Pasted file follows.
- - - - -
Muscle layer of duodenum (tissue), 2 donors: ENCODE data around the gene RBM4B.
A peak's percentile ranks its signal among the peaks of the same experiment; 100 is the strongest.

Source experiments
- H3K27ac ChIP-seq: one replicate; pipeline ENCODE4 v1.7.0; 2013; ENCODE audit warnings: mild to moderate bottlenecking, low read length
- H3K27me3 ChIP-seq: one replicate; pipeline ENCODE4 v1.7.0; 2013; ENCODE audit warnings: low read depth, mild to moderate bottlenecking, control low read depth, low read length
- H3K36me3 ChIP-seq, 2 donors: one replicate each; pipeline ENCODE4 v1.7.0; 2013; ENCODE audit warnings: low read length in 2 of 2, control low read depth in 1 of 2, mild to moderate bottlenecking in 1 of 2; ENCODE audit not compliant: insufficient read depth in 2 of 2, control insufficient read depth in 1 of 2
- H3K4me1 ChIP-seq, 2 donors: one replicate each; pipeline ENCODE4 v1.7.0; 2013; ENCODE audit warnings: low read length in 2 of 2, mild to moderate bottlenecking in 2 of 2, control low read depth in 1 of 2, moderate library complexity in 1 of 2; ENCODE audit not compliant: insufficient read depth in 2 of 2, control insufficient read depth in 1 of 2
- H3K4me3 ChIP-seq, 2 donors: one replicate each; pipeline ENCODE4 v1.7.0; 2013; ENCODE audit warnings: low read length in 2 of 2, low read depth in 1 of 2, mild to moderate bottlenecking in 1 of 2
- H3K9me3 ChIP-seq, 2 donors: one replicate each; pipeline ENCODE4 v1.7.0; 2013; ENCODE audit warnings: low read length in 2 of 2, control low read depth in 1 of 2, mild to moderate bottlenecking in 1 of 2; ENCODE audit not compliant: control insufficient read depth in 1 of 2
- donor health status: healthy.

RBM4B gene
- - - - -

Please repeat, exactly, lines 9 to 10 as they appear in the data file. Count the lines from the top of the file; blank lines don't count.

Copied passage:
- H3K9me3 ChIP-seq, 2 donors: one replicate each; pipeline ENCODE4 v1.7.0; 2013; ENCODE audit warnings: low read length in 2 of 2, control low read depth in 1 of 2, mild to moderate bottlenecking in 1 of 2; ENCODE audit not compliant: control insufficient read depth in 1 of 2
- donor health status: healthy.